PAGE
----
In the wake of such an unexpected result, it would be tempting to give in to hyperbole, like this Roll Call headline — “Stunner: Cantor Upset Changes Everything.” But what has actually changed? True, the identity of the House majority leader is about to change, although that person might end up being someone quite similar to Cantor, like his friend and fellow “young gun” Rep. Kevin McCarthy of California. Incumbents will almost certainly continue to win reelection at a very high rate in the House and Senate, even if the Cantor loss paired with a potential Cochran defeat in two weeks will make it seem like voters are actually making good on their often hollow threat to “throw the bums out.” American voters almost always renominated their members of Congress in the years before the seemingly epochal Smith/Robertson defeats in 1966, and they continue to do so. On a policy front, the prospects for immigration reform have probably worsened — but they were bad already. The House Republican rank and file just does not see eye to eye with party leaders on this one, and the voters who put them in office largely feel the same way. Looking ahead to November, Brat should not have much trouble holding this district, so it’s not as if a weak general election candidate is about to throw a seat to Democrats (we’re keeping the district’s rating of Safe Republican for the general election).

And in a larger sense, Cantor’s loss doesn’t have much to do with the real battleground of 2014: the Senate.

The point here is that yes, Cantor’s loss was shocking and notable. It’s the political story of the year, so far. But take a deep breath: These things sometimes happen.

In other primary news

South Carolina: Given the eye-popping results in VA-7 this week and the Mississippi GOP Senate primary last week, it’s notable that Sen. Lindsey Graham (R) wound up having a fairly quiet primary night. Coming into the 2014 cycle, Graham was widely viewed as an incumbent who could potentially be beaten by a challenger on his right flank. Yet Graham won renomination with 56% of the vote on Tuesday, clearing the majority hurdle to avoid a runoff against the second-place finisher. Graham was undoubtedly aided by the fact that he faced six opponents instead of one or two, none of whom were A-list (or even B-list) candidates. Had a House Republican from the Palmetto State chosen to challenge Graham, it is possible Graham might have faltered. After all, he did only garner 56% of the vote under relatively ideal circumstances.

Maine: With Rep. Mike Michaud (D) running for the Pine Tree State’s governorship, ME-2 is open for the taking this fall. On the Democratic side, state Sen. Emily Cain easily defeated state Sen. Troy Jackson. The more competitive contest was in the GOP primary, which saw ex-state Treasurer Bruce Poliquin defeat Kevin Raye, who lost to Michaud in both 2002 and 2012. With Cain’s victory, we’re moving this race from Leans Democratic to Likely Democratic. Republicans are probably going to have many better House targets.

Nevada: The big result in the Silver State was the GOP primary for lieutenant governor, which saw Gov. Brian Sandoval’s (R) preferred candidate, Mark Hutchison, win the Republican nomination. This result has ramifications for Sandoval’s political future — a potential 2016 heavyweight Senate bout between him and current Senate Majority Leader Harry Reid (D) could be in the cards. Should Hutchison defeat Lucy Flores (D) in the general, Sandoval will have a Republican to whom he can hand off the governorship if he decides to take on Reid (or if he’s chosen as a Republican presidential running mate). However, having a Democratic second-in-command would probably make Sandoval less likely to run for Senate.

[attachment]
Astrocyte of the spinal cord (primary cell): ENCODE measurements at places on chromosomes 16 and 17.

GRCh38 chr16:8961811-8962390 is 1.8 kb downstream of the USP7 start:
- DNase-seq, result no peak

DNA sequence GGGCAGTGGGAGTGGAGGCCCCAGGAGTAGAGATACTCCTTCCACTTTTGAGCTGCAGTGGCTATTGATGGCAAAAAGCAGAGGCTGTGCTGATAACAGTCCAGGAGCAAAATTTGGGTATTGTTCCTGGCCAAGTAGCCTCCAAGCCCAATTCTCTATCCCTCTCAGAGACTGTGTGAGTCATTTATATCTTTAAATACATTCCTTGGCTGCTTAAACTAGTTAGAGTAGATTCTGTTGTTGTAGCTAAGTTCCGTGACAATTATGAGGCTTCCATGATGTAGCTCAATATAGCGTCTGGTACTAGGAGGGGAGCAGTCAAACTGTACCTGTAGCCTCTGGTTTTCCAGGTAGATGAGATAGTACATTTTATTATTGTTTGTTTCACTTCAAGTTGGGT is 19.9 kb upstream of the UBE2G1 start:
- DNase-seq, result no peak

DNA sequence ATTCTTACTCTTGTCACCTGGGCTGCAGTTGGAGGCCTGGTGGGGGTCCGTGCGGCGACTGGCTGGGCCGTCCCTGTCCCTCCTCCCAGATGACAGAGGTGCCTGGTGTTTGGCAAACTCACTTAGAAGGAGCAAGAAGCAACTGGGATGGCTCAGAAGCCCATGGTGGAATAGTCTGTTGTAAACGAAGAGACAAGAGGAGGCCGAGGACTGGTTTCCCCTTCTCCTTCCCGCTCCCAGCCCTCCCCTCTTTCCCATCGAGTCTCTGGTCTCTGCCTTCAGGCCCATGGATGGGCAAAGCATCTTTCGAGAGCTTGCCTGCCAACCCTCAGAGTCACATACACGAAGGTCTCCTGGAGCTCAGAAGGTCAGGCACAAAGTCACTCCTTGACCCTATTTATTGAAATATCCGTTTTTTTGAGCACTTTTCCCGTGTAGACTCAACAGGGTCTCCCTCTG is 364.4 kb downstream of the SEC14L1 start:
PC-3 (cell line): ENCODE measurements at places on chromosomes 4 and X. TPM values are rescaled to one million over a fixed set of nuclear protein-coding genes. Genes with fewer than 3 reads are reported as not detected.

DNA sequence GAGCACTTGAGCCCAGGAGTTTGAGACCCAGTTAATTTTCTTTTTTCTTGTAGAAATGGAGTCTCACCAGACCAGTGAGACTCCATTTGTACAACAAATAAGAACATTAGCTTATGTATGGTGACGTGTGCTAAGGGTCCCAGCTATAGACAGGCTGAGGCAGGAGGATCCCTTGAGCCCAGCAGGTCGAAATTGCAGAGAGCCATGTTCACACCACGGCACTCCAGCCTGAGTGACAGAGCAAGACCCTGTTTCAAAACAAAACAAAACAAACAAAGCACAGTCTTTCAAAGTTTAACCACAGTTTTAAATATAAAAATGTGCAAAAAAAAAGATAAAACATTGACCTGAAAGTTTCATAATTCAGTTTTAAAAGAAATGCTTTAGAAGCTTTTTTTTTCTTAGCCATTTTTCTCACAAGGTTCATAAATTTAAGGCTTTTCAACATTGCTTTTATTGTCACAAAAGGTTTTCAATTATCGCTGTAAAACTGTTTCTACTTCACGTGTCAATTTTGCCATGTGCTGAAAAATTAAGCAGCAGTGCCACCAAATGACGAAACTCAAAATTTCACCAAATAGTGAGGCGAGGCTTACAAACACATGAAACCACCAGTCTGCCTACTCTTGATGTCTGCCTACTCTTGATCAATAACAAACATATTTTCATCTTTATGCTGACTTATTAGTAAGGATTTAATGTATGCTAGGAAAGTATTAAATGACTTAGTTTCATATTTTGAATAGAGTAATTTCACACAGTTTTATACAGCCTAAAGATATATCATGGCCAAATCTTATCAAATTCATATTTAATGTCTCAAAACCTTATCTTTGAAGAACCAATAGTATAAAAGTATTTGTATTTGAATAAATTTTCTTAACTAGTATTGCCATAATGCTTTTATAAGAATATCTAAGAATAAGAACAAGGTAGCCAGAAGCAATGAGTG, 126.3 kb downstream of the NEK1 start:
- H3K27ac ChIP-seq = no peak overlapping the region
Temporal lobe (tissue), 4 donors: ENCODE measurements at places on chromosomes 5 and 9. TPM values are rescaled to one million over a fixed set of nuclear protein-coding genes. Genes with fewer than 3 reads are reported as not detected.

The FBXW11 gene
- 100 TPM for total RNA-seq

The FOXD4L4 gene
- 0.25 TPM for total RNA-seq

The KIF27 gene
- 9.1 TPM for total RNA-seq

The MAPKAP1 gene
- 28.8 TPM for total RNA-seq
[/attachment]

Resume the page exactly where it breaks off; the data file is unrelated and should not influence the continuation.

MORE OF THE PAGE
In NV-4, Cresent Hardy (R) defeated Niger Innis (R) in the GOP primary (or possibly a battle of awesome names) to take on Rep. Steven Horsford (D) in the fall. This race remains Likely Democratic. In other news, Silver State Democrats attempted to pick “none of these candidates” as their 2014 gubernatorial nominee — the none-of-the-above choice amazingly garnered a plurality of the party’s primary vote. Thus, second-place finisher Bob Goodman, former head of the state’s economic development program, will be the Democratic nominee in November.

North Dakota: Rep. Kevin Cramer (R, ND-AL) was unopposed for renomination and will be heavily favored in the fall against George Sinner (D), who was unopposed for the Democratic nomination.

Virginia: It’s easy to forget that there was other action in Virginia besides Cantor’s unexpected defeat. In VA-8, former Lt. Gov. Don Beyer comfortably won the Democratic primary with 46% of the vote, as was expected given his large fundraising haul and high name recognition. He’ll be a sure bet to take over for retiring Rep. Jim Moran (D) in this safe Democratic seat. Also, in VA-1, Rep. Rob Wittman (R) easily turned away a primary challenger to win renomination, setting him up for a November stroll.

Table 1: Crystal Ball House ratings change

Correction: Last week, we wrote that Iowa and Mississippi were the only states to never elect a woman to Congress, but we omitted two other states that also have not broken the congressional glass ceiling: Delaware and Vermont.